E75: Championship boxing & Paving the Way for inclusive sport with Stacey Copeland   What is a typical girls’ sport? Football? Boxing? For Stacey Copeland, she’s paving the way in more ways than one to ensure all sports are inclusive for everyone. Stacey’s father and grandfather were both boxers, so it seemed natural for her to take up the sport. In 2018, she made history when she became the first-ever British woman to win the Commonwealth title. We chatted about how she felt winning, and also the sad realisation that there was no belt for the female boxers, yet there was for her male counterparts. Instead of complaining, she decided to take proactive steps to ensure no other female boxer felt how she did and ensured a belt was available for other women Commonwealth athletes. In addition to being a professional boxer, Stacey’s also represented England in football.   Represented England in football and boxing. Founder of Pave The Way. Presenter for BBC Radio Manchester.  In 2018 she made history when she became the first-ever British woman to win the Commonwealth title.  'The Dead Good Show' and 'The Sunday Sports Show' on BBC Radio  
A founding trustee of the Women’s Sport Trust, and co-founder of the Women’s Sport Collective, in 2018 Sue received an MBE for her services to women’s sport. Sue is the author of a new book, ‘Game On: The Unstoppable Rise of Women’s Sport’, and hosts The Game Changers, an award-winning podcast that celebrates trailblazing women in sport. Having run a sports PR agency for 26 years, Sue is now CEO of Fearless Women, a company driving positive change for women’s sport. She sits on the RFU’s Diversity and Inclusivity Advisory Group and is a Non-Executive Director at Leisure Focus, a charity running leisure facilities in Berkshire.  Coming late to the sport of triathlon, Sue represented Great Britain as an Age Group triathlete, competing at World and European Championships in her forties. All things women's sport and equality including the history, commercial funding, sponsorship, role models, participation, governance etc / My new book GAME ON / The Game Changers podcast   Timestamp for talk: 1:34 - Sue talked about her family introduction to the sport 4:20 - Sue talks about how she slowly realized the disparity between male and female athlete treatment 6:00 - Sue talks about how society shapes attitudes towards male and female sports 8:47 - Sue talks about how we can change the mindset around women’s sport 10:31 - Sue talks about role models but no simple answer in making women’s sport more high profile 13:06 - Sue talks about her work and how women are taking part in more sport 14:26 - Sue talks about how to include more women in sport-related jobs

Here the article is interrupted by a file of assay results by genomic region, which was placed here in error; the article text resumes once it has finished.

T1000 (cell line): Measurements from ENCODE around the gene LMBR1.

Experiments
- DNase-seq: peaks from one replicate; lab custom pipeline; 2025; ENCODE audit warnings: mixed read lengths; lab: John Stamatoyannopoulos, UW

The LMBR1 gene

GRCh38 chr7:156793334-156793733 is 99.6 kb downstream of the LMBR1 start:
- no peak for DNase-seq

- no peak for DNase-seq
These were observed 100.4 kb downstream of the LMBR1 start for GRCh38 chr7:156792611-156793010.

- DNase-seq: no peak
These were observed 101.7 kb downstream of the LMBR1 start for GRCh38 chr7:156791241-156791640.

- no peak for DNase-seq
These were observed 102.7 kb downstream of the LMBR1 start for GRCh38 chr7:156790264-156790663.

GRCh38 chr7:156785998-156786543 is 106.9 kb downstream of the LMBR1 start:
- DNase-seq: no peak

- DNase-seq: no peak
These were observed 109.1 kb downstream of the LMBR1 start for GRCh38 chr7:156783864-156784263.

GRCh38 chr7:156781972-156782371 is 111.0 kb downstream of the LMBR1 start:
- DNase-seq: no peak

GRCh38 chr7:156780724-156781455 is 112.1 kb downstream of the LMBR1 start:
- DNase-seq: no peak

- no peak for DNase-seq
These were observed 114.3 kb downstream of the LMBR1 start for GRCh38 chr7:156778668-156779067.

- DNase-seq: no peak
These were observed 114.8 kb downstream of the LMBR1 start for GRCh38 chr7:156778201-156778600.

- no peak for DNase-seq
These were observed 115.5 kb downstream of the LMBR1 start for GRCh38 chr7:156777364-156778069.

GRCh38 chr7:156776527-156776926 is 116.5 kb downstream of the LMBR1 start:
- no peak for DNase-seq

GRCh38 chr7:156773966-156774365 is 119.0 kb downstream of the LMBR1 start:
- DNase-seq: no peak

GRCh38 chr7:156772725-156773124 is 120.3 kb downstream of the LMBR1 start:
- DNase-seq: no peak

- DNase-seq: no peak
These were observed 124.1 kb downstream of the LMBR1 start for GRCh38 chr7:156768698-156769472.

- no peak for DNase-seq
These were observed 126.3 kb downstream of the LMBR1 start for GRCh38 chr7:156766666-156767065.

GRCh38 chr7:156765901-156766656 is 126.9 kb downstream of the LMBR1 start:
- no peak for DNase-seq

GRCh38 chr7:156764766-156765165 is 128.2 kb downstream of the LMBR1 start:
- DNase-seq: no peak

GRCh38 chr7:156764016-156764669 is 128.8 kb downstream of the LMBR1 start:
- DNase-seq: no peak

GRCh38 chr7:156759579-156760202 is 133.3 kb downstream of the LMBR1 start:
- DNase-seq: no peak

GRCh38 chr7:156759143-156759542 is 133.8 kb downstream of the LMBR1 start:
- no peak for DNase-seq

E73: Breaking barriers and being the first female to win RAAM with Leah Goldstein
E72: Activism & slavery, what we can do about it with Kim Prado
E71: Blind & Black. What is Equality with Darren Harris
E70: The Long Win, Lessons through the Olympics, Life & Business with Cath Bishop
E69: Turning away from being a professional ballerina and discovering her true identity with Jemima Cooper
E68: Busting running myths and avoiding injury with Brodie Sharpe
E67: Exploration of the Arctic, the role of business for our future and The Solo100 Legacy with Mark Wood
E66: Building a business, love and bicycles with Kieren Windsor
E65 Saving the Storks with an Army of Volunteers with Purnima Barman
E64 Olympic mindset, balance and releasing our past emotions with Reina-Flor Okori
E63: How code can help save an ocra with Gracie Ermi
E62: What can we learn from the personalities of woodlice with Eleanor Drinkwater